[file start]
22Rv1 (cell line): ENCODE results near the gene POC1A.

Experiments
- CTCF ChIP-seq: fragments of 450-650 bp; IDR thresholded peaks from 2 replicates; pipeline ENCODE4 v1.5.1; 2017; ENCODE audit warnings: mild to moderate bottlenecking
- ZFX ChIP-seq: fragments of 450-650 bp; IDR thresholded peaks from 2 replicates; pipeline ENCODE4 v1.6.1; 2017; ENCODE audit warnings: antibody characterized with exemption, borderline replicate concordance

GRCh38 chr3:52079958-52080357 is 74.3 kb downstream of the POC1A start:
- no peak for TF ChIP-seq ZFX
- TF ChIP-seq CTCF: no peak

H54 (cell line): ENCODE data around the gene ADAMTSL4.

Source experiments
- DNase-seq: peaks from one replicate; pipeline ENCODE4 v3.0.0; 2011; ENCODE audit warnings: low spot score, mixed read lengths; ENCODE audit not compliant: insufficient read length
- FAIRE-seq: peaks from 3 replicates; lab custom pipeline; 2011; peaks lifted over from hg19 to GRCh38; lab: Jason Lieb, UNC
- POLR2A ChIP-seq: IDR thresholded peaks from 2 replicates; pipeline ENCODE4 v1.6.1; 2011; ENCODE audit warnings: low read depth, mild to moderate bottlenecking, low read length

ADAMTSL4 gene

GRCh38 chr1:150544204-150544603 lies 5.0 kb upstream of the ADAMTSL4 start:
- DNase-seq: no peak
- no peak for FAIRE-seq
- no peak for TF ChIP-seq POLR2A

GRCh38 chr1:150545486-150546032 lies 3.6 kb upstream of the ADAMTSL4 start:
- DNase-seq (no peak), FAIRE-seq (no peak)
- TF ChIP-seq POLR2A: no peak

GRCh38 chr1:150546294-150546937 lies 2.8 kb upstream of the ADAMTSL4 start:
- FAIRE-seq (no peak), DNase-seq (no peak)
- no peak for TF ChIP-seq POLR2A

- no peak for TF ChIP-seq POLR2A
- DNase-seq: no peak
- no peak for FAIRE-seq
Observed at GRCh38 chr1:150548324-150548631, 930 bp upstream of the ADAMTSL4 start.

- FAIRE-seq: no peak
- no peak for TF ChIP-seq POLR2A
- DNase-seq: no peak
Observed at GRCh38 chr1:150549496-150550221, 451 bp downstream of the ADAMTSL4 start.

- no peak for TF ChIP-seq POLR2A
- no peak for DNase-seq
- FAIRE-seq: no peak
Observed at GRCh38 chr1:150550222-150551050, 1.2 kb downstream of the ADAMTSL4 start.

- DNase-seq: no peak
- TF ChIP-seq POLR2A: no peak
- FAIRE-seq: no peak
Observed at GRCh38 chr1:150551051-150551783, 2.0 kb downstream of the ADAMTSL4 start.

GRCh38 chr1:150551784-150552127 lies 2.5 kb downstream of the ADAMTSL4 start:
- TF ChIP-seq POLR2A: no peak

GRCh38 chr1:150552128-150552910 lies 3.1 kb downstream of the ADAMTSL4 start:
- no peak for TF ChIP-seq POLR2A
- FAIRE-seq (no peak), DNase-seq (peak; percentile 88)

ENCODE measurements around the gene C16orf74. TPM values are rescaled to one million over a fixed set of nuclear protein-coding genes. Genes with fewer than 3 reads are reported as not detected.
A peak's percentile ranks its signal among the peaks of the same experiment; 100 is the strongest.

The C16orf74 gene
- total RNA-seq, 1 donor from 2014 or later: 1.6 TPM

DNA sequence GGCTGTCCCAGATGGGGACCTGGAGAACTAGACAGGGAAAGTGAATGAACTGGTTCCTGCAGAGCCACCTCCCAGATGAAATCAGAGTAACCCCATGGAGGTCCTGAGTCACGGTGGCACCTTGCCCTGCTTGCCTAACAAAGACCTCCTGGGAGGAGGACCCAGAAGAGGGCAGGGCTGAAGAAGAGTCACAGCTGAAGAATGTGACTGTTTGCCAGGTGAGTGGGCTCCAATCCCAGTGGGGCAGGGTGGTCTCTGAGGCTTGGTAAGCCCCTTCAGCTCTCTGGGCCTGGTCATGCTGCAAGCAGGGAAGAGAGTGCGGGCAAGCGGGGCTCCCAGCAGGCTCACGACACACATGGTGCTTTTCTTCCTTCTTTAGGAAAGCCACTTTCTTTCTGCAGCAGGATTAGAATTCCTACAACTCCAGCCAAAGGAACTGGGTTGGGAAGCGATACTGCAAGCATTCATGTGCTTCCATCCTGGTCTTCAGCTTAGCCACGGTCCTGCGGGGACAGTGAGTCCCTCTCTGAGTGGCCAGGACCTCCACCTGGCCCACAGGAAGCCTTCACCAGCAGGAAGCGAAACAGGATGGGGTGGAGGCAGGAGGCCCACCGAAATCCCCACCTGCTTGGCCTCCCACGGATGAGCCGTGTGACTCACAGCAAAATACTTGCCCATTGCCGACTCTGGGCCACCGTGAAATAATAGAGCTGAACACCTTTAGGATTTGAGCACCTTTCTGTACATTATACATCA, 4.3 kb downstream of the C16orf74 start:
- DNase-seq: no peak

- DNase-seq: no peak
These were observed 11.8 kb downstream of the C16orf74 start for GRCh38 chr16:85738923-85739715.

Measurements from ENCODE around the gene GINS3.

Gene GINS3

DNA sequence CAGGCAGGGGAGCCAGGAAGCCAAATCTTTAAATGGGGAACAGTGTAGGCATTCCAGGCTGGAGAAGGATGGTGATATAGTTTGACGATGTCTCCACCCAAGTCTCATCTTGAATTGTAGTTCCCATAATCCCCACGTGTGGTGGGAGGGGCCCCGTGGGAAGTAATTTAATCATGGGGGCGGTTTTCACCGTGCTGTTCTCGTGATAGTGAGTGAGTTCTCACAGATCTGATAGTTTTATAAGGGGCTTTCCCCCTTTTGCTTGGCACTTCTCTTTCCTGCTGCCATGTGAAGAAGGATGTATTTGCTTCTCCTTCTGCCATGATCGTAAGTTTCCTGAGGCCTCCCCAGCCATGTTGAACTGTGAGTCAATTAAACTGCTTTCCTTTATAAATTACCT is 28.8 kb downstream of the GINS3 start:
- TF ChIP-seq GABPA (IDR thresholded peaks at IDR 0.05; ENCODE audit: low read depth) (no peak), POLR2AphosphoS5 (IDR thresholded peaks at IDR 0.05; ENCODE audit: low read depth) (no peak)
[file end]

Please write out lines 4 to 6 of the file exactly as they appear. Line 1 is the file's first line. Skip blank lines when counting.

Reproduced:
- ZFX ChIP-seq: fragments of 450-650 bp; IDR thresholded peaks from 2 replicates; pipeline ENCODE4 v1.6.1; 2017; ENCODE audit warnings: antibody characterized with exemption, borderline replicate concordance

GRCh38 chr3:52079958-52080357 is 74.3 kb downstream of the POC1A start:
- no peak for TF ChIP-seq ZFX